Wednesday, 30 January 2008

large databases good, small bad

Quoting from todays BCS newsletter "Last year provided plenty of news stories about lost laptops and CDs containing masses of personal data. Confidential data wasn't exposed by corporate systems being compromised by outsiders (foreign or otherwise) but by insiders doing dumb things, like sending unencrypted data in unregistered post."

Whilst it isn't necessarily true that large databases will have well thought out security, in my experience paper systems and small databases don't tend to have very much at all. The exception being where a commodity system, like a primary care health system is replicated. The important thing in security is to have the staff that build systems and control access to data aware of what they need to achieve in terms of data protection, and that is more likly to be achieved in large databases.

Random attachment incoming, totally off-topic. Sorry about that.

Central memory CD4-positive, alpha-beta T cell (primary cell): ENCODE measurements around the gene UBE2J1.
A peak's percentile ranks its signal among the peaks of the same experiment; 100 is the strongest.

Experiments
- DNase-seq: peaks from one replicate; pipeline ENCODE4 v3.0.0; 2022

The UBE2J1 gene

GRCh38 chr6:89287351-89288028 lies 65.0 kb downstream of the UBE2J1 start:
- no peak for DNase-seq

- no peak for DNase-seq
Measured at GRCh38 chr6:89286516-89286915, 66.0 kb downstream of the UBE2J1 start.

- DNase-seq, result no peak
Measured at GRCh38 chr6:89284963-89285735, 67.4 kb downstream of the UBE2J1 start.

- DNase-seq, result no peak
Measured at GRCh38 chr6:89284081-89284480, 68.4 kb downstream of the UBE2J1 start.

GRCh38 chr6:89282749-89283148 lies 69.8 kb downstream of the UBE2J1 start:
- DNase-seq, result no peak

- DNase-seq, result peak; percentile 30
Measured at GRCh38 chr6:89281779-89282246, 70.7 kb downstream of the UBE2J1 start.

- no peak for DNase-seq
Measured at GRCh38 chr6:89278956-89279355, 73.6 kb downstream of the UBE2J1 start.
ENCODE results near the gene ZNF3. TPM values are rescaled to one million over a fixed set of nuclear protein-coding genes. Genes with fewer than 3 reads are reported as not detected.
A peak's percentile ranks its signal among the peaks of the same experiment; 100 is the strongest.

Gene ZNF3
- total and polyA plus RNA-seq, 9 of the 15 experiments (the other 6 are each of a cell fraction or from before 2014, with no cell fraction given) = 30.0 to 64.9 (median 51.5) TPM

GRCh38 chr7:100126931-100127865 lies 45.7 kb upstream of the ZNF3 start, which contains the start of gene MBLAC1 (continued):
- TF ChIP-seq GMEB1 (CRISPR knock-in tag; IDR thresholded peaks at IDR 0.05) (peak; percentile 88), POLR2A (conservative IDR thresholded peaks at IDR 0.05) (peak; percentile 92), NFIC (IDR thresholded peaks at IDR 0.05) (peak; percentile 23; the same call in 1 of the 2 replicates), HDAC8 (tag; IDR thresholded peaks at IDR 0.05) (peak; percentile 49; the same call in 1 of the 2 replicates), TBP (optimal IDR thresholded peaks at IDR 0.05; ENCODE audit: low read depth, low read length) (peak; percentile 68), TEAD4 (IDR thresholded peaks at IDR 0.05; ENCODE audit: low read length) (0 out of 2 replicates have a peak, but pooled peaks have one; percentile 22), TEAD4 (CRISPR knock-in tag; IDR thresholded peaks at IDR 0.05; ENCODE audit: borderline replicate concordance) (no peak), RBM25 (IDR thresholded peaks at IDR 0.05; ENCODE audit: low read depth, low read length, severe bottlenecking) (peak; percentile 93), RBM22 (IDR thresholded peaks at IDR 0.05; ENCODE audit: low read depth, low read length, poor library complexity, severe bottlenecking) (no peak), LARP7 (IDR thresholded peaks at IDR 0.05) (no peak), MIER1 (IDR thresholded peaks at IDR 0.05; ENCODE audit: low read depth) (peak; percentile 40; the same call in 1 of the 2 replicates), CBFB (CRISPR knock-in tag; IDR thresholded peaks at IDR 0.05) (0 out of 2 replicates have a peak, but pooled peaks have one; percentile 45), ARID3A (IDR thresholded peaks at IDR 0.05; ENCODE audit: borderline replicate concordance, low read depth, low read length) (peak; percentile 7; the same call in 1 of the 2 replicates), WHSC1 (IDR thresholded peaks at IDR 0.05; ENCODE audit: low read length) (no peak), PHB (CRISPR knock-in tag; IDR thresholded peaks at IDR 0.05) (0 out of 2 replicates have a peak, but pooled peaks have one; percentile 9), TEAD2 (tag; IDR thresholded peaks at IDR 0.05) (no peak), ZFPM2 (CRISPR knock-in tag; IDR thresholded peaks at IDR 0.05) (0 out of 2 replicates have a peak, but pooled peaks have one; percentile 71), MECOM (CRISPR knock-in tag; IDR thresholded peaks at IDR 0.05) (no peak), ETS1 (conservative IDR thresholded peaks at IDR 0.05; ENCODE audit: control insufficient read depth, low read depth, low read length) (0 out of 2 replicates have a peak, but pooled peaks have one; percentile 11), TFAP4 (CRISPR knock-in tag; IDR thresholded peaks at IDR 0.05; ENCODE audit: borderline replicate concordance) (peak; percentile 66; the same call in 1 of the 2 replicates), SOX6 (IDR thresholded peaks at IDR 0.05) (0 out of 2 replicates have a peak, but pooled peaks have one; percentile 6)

Monday, 28 January 2008

Citizen centric does not mean information sharing

There has been a fair bit of commentary recently that makes transformational government synonymous with an ID card and data sharing. The key criticism being that rather than enabling it will be controlling, with citizens being managed rather than served based on what's known about them . For example using HMRC records to ask only low income pensioners whether they like would like pension credit sounds like a service improvement but could be seen as fraud control.

I'm not in favour of the words data sharing, rather that data is openly used to achieve an ethical and public value objective whereas sharing implies a loose uncontrolled pool of data. I see nothing wrong with checking against a tax return income statement to validate that someone is telling the truth when they claim a benefit, but a lot wrong with doing it secretly. What's wrong with saying we'll check you income, or even bettter tell us your tax reference and we'll make sure you get the right benefit?